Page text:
When you read the blurb it sounds like a fascinating paranormal horror mystery with a little YA romance on the side right? Well, that’s not what I felt I got. I’ll put it out there that when it come to YA books I don’t generally care for the majority of love relationships that tend to build in YA books but if the rest of the book comes together I’m often willing to look past the relationship stuff. In this book, the story starts out strong but fell apart for me when Tess met Jackson. The story falls prey to all the standard YA tropes and falls away from the unique concept of this book. After Tess meets Jackson, the plot becomes less about her paranormal abilities and the mystery of the home and rather about their obvious impending relationship. The story went from screaming souls to sappy teenage romance full of tropes and stereotypes. Further the structure of the plot felt like it fell apart after Tess meets Jackson. Not only is Tess’ best friend, that she left in Ontario completely dropped from the story, but the parts about the home and its mental patients felt rushed, and you only get fleeting details on her mother (the most interesting part, in my opinion) before the writing is focused back on Tess and Jackson’s relationship and their random side quests. The book severely lacked in depth as well as a missed opportunity to expand on an interesting concept and plot that may have been series-worthy.
This story had a lot of promise and started off with a bang that quickly died away for me. I appreciate that the relationship is why many readers liked this book but this was not my cup of tea. Further, the book wasn’t structured well enough outside of that for it to be redeeming for me. I did enjoy the French that was through the book and the descriptions of the Canadian settings but I actually forgot that this book was meant to be set in the past and have some sort of historical fiction thing going for it. The author could have expanded on this a lot further.
Sadly, this will probably be my first and last Kelley Armstrong.
If watched or read the book, what are you thoughts on them? Did you enjoy one and not the other? Or did you like/dislike them both?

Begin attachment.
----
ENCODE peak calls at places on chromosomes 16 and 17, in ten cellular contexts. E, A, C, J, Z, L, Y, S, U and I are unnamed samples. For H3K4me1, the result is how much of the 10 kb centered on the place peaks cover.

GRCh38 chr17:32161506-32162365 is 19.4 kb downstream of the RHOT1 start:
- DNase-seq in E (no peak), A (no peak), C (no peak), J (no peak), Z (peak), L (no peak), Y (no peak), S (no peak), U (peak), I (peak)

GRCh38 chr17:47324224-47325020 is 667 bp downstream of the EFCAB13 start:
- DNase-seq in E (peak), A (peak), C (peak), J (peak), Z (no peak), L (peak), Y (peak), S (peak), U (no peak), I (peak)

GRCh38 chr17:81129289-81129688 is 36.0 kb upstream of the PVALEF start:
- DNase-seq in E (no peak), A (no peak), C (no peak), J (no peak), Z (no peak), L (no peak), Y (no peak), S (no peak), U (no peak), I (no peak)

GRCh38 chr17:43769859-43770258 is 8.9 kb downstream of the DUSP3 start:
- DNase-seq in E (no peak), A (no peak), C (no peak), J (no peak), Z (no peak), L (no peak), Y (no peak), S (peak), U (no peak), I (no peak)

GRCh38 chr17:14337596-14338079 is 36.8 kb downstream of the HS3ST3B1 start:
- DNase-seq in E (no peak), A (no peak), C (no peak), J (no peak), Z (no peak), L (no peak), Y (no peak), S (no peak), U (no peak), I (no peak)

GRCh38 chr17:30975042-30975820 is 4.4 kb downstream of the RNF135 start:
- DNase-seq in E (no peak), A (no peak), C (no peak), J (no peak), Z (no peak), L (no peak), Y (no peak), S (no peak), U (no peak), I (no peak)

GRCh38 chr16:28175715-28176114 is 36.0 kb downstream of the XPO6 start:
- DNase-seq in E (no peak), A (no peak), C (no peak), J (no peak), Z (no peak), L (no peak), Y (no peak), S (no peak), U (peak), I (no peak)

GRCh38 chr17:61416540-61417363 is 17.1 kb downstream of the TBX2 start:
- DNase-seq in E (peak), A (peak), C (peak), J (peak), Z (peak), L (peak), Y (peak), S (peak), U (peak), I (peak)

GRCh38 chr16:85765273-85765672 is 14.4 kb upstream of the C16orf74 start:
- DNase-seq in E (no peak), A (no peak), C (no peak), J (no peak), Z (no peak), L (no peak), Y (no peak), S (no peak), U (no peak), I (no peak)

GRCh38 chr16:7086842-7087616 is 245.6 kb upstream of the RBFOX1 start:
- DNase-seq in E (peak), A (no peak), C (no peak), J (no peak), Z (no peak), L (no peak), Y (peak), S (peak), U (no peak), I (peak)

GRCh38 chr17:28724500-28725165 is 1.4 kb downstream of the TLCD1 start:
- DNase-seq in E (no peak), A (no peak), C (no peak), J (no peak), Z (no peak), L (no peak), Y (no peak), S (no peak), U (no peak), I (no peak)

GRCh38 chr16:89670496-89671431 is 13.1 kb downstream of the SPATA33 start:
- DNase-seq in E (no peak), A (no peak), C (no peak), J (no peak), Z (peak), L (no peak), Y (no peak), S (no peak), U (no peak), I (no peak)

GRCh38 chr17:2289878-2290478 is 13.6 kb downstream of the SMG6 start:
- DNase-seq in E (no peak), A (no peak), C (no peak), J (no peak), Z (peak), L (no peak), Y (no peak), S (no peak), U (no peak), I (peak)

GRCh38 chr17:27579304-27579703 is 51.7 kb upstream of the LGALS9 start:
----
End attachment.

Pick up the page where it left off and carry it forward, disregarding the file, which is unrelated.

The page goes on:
3/5 stars. ebook, 416 pages. Read from September 8, 2020 to September 10, 2020.
You know, the problem with not doing book reviews within the same week that you read them is that the ones that don’t make an impression then become hard to write about because you forget about them. Eh, my bad. Let’s see what I can pull together for this review.
Cursed is an interesting take on the story of King Arthur. Nimue is of the fey people and is an outcast in her own community due to her mysterious and uncontrollable powers. When the fanatical human religious group called the Red Paladins begin exterminating her kind, Nimue’s mother sends her off with a mysterious sword with strict instructions to bring the sword to Merlin, a fey who is considered a traitor to his kind. Merlin has been working beside the human king and seems to have lost his powers so he takes to drink (a lot) and tries to fool others into thinking he is still powerful. Yet Merlin can sense something is stirring within the magical realm and feels a deep connection to the sword. Nimue is assisted by a human mercenary named Arthur who helps her escape the Paladins in her journey to deliver the sword. Throughout the journey, Nimue becomes the voice and figure of hope for the fey people as she wields the sword and uses her magic to combat the Paladins. The Paladins call her the Wolf Witch and they want her head but Nimue is resistant to this heroic role that she has been thrown upon her as she now finds herself responsible for the fate of her own people.
Nimue is supposed to represent the average underdog but she was not the heroine I was hoping for. I was often disappointed with how she handled herself in situations and there were a few very stereotypical YA tropes that took place within her character, the plot, and Nimue’s relationship with Arthur. Conceptually I enjoyed this book, it’s a great idea, but it wasn’t as exciting as I was anticipating. For one, and sorry to Frank Miller and his fans, the artwork wasn’t what I was expecting and it felt really disjointed from the story and writing and added absolutely nothing to the plot for me. When I picked up this book I was actually expecting a graphic novel as I knew that Frank Miller was apart of it, I didn’t actually know it was a novel. The images felt like they were meant for a completely different plotline and that perhaps Frank Miller was not the best choice of artist for this story like somehow a YA novel shouldn’t be paired with one of the most violent graphic novel artists? The artwork wasn’t even all that prominent even, just a few images thrown throughout the book. It’s like the publishing company knew that by having Frank Miller put in a couple of images the book would do better.
I didn’t hate the book but I was disappointed with it. It had the potential to a really engaging and unique take on a classic story. I watched some of the TV show on Netflix and felt the same there too. It was interesting but engaging so I didn’t even bother to finish the season but at least I finished the book.
If you watched or read the book, what are your thoughts on them? Did you enjoy one and not the other? Or did you like/dislike them both?